This project will be undertaken by an interdisciplinary consortium of 6 experienced research partners led by the Centre for Environmental Management (CEM) of Nottingham University. It will build on the outcomes of the NRP Phase I scoping studies, e.g. environmental limits.
AIM: A key recommendation from the NRP Phase I Scoping studies was for a series of pilot studies that would: (a) Explore the ecosystem approach to sustainable natural resource management by a practical application; and, (b) Provide demonstrations of ‘best-practice’, given the current state of the art.
This CEM-led case study will interface with CTE0605 (data resources), CTE0606 (ecosystem level assessments) to ensure that the results are as robust as possible. It is designed to meet key objectives a) and b) above for enabling Defra to assess whether it is possible and practicable to adopt an ecosystem approach within the current regulatory and land-use planning system.
APPROACH: This case study builds on recent experience gained from initiatives such as Countryside Survey and Countryside Quality Counts (CQC), and will draw on reviews undertaken for Defra and others on ecosystem health (e.g. Rafaelli et al., 2004). All of these initiatives demonstrate that making an assessment of the range and integrity of ecosystem goods and services demands an understanding of ‘context’. Ecosystems are dynamic, and change in them is inevitable as they respond to wide-ranging socio-economic and environmental drivers. Assessment of these changes turns on two key issues: firstly, where is change occurring; and, secondly, whether these changes matter and who do they effect. To enable more effective decision- making, ecosystem assessments have to move beyond the assembly of biophysical data describing how systems are changing. Creating a socially negotiated framework in which the values of ecosystem goods and services are understood, and the limits to necessary or desired levels of supply are adequately identified, will be an essential output of this project.
The CQC study identified a number of nationally available data sources for assessing change at the scale of the Joint Character Areas (JCAs) of England. It has also shown how, using information about countryside character, contextual information can be assembled for assessing the significance of ecosystem change at regional and national scales. This new study will considerably develop this diagnostic approach, by moving the focus from the cultural landscape to the biophysical landscapes in which the major ecosystems of England are embedded. It will also investigate how the contextual data available at JCA level can be considerably extended for local use to aid policy implementation in very practical ways. The study will do this by using a range of techniques for eliciting vital stakeholder input. This will provide a framework in which the output of ecosystem goods and services can be identified, tested and monitored using local knowledge.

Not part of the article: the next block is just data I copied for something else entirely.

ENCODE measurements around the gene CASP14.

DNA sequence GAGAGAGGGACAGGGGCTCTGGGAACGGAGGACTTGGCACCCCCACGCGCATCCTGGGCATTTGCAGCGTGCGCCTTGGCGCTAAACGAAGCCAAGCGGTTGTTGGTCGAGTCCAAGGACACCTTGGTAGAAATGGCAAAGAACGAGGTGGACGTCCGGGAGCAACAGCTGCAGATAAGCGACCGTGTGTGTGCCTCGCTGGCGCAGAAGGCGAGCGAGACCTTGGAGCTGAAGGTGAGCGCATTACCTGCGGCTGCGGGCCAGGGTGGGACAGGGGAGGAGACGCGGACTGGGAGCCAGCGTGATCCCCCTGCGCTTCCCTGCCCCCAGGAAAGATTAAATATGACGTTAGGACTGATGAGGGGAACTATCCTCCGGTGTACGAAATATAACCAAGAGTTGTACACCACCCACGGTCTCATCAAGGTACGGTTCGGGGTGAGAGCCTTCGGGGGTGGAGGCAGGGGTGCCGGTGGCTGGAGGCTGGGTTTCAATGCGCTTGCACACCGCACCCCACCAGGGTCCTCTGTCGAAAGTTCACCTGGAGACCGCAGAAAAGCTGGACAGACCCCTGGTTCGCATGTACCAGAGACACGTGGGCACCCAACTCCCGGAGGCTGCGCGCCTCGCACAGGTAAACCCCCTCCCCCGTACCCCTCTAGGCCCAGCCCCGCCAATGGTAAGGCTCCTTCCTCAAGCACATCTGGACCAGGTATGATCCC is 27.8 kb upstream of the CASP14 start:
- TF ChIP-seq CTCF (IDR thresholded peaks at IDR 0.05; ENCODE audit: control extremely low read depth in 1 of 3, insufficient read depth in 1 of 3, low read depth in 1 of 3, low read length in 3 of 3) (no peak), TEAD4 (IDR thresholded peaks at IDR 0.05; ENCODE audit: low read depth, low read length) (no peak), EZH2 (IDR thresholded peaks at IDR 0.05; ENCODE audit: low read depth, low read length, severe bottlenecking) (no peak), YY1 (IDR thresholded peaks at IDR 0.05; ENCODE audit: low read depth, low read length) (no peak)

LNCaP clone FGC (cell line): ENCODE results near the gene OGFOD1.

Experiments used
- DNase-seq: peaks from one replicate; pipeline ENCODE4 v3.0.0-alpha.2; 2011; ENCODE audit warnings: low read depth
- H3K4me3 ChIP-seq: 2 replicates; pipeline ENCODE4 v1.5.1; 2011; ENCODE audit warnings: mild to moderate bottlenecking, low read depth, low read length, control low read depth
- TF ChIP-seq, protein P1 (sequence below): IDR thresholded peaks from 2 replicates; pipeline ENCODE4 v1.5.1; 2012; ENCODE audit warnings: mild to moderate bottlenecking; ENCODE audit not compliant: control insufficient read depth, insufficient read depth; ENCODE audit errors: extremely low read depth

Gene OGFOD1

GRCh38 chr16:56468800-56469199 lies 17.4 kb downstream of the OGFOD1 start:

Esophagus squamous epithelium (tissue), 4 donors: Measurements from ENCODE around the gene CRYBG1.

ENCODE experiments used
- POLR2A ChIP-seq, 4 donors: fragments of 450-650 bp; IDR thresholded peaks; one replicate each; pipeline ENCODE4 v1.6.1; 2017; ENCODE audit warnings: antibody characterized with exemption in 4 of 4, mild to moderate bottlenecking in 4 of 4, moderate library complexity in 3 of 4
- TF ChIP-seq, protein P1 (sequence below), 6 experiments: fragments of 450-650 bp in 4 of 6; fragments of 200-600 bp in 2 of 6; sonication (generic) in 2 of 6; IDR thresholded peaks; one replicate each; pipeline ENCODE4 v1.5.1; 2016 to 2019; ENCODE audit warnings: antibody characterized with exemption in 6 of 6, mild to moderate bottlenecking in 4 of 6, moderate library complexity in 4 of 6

The chosen case study is the Parrett Catchment in Somerset. It has been selected to draw upon the recent work undertaken by Forum for the Future (FfF) to pilot area-wide sustainability assessment using a stakeholder-led deliberative process based on the ‘five capitals’ model. This new work will considerably extend this initial investigation, using the experience to develop and test a range of participatory appraisal techniques, such as those developed by the Quality of Life Capital initiative.
The output will be presented in the form of a set of environmental or ecosystem asset accounts that can be used as a framework for developing indicators of ecosystem health or integrity, and in the assessment of policy options. The key drivers of ecosystem change in England often lie beyond the remit of those charged with the conservation and management of such resources. This makes it essential that tools developed by this project are robust and easy to use by all relevant organisations and interest groups. The study will ensure this by developing an inclusive approach, exploiting the rich network of people and organisations established by FfF in the SW. By basing the study on a contrasting set of JCAs within a river major catchment in the SW, the comparative framework will enable a broader analysis to be made, and the potential limitations of data and methods to be identified.
The key resources and outputs from this study will be:
• the creation of a detailed GIS database for the study area, developing CQC data by adding more detailed local information for practical planning and land management applications;
• locally tested and agreed spatial and deliberative frameworks for aiding local integration and application of strategic policies in ways that safeguard and enhance ecosystem goods and services across the catchment; and
• a report to Defra and key national policy-makers recommending how the value of an ecosystem approach to integrated decision making could be realized.
To make to results as robust as possible, the study will draw in a wide range of local and regional stakeholders via facilitated workshops and focus groups. Communicating the study’s development and key findings will be an ongoing activity throughout the 18 months of work. A project website will be created to encourage communication between all of the different kinds of stakeholders involved.